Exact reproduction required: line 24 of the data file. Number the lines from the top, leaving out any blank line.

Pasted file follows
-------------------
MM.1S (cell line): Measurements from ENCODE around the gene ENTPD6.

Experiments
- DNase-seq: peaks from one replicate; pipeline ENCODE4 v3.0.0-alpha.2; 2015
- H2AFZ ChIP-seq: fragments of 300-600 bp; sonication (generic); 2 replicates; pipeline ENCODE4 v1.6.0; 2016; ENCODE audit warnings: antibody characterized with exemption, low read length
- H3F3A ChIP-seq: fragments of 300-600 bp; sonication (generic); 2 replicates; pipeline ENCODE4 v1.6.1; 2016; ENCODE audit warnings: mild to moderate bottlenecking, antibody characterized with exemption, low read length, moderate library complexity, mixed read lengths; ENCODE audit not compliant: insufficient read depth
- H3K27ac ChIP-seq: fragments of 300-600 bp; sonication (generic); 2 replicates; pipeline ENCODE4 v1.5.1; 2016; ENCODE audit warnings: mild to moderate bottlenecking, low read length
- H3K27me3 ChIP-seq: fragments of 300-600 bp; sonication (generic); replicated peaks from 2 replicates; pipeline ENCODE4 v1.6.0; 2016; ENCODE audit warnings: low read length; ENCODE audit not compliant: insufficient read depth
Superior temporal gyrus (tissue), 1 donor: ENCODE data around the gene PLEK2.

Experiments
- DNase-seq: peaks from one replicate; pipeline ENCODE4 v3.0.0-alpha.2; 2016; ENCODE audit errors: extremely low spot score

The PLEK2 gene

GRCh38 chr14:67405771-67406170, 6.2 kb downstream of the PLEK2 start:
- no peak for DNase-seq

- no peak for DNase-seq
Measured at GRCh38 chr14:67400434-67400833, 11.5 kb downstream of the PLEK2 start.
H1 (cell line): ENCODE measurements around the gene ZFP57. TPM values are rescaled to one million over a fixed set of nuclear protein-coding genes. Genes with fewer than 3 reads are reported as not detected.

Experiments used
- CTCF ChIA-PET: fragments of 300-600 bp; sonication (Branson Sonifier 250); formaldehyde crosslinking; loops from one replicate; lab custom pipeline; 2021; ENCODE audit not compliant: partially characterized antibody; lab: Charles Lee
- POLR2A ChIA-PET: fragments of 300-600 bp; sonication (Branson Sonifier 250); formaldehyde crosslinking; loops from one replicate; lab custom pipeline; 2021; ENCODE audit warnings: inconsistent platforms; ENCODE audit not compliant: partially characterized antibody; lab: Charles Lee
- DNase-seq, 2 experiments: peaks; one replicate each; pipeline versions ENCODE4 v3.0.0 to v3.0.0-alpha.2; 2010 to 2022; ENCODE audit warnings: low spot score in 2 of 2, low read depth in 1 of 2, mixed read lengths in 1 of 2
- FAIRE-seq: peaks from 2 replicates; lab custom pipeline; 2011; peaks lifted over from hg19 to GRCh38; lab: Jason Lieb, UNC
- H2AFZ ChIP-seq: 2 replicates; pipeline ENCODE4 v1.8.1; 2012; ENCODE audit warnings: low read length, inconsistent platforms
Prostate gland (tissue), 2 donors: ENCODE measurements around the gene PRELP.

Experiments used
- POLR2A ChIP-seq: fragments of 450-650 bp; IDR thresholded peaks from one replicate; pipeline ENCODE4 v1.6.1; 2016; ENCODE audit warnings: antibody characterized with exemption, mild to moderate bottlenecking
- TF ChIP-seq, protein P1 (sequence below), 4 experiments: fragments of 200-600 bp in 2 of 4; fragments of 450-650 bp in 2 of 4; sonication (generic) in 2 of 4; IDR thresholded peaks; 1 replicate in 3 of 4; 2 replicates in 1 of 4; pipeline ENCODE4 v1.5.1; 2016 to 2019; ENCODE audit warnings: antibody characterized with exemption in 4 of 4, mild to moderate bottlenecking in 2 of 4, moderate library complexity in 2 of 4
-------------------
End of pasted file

Experiments used